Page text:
The city of Scotts Valley has agreed to settle a lawsuit, over damage caused by stormwater drainage, for $600,000.
According to Frederick H. Ebey, of Watsonville-based Grunsky Law Firm, the City has agreed to pay his client, Scott Beam, $450,000, for erosion at his Bean Creek Road property, and will give co-defendant, Janet Gulch, $150,000, for related issues.
Back in 2014, surface water in the northern area of Scotts Valley had begun to flow along Cadillac Drive—and related streets—down toward Beam’s property, per the suit.
In July that year, Scott Hamby, then the City’s public works director, inspected Beam’s property and agreed water coming from a storm drain on Hacienda Drive was a problem that the City would fix, according to documents filed in Santa Cruz County Superior Court.
But when the City renovated the drain pipe in November that year, it only made things worse, according to the court papers.
“The water was rerouted so it came down the hill,” Ebey said. “Instead of doing it properly they did it the cheapest way.”
Then, in February 2015, Beam met with Soquel-based civil engineers Bowman & Williams, and the company promised to set up a meeting with the City and Santa Cruz County officials, a complaint document states.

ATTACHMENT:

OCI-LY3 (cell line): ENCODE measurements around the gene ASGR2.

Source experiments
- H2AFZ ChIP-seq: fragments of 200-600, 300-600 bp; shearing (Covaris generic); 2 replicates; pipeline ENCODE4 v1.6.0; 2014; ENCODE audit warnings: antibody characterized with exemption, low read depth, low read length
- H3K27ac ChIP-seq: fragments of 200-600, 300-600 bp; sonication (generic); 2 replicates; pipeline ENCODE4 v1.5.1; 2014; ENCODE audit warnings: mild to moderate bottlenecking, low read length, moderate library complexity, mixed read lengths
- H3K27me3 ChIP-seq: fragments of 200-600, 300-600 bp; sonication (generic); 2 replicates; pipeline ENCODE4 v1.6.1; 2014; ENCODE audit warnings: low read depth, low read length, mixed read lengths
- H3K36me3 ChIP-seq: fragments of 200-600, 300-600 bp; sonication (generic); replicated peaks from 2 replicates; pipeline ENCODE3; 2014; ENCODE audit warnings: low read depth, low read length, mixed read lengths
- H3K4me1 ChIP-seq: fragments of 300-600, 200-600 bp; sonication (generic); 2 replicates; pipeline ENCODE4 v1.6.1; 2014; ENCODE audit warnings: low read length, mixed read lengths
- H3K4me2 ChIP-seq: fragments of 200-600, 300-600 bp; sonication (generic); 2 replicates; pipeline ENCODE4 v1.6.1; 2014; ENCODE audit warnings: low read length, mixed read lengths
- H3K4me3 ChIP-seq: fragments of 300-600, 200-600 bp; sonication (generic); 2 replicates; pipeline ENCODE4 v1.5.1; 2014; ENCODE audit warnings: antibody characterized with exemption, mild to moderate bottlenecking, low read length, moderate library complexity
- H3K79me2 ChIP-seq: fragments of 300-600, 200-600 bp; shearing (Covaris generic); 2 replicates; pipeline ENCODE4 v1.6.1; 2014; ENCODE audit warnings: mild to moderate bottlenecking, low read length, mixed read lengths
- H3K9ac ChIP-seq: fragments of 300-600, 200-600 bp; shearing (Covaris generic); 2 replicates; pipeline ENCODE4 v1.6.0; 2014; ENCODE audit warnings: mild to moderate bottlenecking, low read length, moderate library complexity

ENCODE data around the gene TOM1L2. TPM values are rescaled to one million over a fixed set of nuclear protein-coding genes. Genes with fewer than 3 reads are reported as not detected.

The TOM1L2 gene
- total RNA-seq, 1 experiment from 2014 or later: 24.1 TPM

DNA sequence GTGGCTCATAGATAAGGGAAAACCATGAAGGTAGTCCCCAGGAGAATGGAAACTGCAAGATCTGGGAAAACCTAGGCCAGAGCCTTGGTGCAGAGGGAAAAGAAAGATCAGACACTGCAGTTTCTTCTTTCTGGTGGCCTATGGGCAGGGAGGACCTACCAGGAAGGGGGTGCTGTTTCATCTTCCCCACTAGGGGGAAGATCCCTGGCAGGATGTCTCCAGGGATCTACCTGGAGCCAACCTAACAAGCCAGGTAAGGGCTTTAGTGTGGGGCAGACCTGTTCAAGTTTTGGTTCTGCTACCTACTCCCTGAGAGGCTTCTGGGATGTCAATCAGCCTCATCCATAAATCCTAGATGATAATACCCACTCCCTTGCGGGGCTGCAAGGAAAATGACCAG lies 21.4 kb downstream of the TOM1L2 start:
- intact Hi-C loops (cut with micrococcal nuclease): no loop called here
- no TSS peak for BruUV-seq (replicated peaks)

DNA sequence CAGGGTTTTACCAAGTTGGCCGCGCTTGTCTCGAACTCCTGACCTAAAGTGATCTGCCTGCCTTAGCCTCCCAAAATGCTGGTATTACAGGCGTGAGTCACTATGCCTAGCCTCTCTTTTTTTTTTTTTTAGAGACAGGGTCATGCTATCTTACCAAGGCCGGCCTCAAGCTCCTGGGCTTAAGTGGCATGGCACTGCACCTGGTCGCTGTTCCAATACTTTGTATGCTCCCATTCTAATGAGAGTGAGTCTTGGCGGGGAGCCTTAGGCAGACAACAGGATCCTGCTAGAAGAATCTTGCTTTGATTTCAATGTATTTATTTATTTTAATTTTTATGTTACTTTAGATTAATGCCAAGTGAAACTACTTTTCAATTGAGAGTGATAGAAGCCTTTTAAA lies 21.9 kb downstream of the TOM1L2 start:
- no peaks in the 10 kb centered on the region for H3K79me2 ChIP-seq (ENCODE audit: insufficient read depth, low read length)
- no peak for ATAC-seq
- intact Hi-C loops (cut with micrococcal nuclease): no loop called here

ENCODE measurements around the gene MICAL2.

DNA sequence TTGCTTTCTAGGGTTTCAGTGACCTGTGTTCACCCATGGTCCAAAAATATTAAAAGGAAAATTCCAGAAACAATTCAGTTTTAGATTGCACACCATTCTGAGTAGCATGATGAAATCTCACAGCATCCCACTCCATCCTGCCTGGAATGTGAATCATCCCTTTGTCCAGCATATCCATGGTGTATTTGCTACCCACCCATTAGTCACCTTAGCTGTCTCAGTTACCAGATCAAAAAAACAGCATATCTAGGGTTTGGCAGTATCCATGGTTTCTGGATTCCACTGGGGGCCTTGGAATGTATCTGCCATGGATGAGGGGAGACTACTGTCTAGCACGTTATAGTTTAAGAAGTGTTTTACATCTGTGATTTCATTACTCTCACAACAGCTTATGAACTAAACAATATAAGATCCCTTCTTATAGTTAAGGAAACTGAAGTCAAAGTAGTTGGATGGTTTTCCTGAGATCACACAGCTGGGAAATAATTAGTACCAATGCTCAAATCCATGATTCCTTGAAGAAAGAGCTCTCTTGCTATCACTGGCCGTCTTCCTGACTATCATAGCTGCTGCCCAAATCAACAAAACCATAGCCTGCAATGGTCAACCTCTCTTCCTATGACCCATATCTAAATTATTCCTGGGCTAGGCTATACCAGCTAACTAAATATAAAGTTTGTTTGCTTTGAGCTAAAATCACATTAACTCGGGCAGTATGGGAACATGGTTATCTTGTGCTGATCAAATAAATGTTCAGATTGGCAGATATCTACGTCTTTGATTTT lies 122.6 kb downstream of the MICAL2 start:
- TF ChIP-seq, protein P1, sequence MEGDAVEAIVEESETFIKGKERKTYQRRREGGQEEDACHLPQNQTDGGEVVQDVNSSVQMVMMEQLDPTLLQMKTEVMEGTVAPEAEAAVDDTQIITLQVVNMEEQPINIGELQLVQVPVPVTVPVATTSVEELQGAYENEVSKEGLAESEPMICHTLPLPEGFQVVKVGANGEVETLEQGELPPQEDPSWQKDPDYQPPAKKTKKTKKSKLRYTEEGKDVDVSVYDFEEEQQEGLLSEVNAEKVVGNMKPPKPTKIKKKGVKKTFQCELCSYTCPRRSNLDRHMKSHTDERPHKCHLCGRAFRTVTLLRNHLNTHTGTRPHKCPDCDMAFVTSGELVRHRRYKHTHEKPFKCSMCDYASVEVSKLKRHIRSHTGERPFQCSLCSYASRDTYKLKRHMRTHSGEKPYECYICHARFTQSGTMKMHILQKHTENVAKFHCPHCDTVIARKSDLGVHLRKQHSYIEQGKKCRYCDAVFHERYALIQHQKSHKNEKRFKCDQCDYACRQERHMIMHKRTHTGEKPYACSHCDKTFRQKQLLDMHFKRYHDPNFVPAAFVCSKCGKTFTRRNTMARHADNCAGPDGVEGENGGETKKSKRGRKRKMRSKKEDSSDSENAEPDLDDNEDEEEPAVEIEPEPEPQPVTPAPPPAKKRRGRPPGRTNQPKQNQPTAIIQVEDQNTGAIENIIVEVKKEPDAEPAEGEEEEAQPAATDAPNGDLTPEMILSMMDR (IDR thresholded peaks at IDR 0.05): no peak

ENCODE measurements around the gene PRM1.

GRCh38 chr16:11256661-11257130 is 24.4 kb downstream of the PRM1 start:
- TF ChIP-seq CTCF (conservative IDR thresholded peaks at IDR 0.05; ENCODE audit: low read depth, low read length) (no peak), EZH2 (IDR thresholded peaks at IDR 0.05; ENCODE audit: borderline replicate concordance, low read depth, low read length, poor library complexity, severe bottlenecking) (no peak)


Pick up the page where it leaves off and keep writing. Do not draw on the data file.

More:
In July that year, Hamby told Beam the City had retained Santa Cruz-based Mesiti-Miller Engineering, Inc., a civil engineering firm, and that it would move the drainage away from Gulch’s property at 6 Country Lane, rerouting it to the storm drain at the top of Casa Way, according to the plaintiffs.
But by March 2016, this project still hadn’t been completed, the suit states.
“The liability issue was that the City improperly diverted surface water drainage from streets and caused them to flow in a concentrated manner,” Ebey said. “They caused a significant amount of erosion.”
On Beam’s 1540 Bean Creek Road property, that resulted in damage to trees, a wall and a driveway, Ebey said, adding the City claimed the original issue had to do with suburban development in the neighborhood.
“At one point in time they said some of the adjacent private property owners had increased the amount of asphalt on the roadway and the adjacent property owners had blocked the water from flowing the way it had normally,” Ebey said, adding he wishes the City hadn’t fought his client for years in court. “I thought the whole thing was unfortunate that it dragged on as long as it did.”
A woman who answered an intercom at the property declined to comment about the lawsuit.
The renovation was finally completed between June 2016 and August 2017, according to the complaint.
Beam filed his original governmental claim the following January.
The City did not respond to a request for comment by 5pm Wednesday.
Ebey says his client feels the resolution is “reasonable.” It’s contingent on approval by Scotts Valley City Council.
“It’s just too bad it took eight long years for it finally to take place,” he said. “To me, the most significant part of the lawsuit was getting the City to correctly reroute its water and stop the improper drainage system that was going on,” he said, calling their original response a band-aid solution. “They acknowledge the problem that existed.”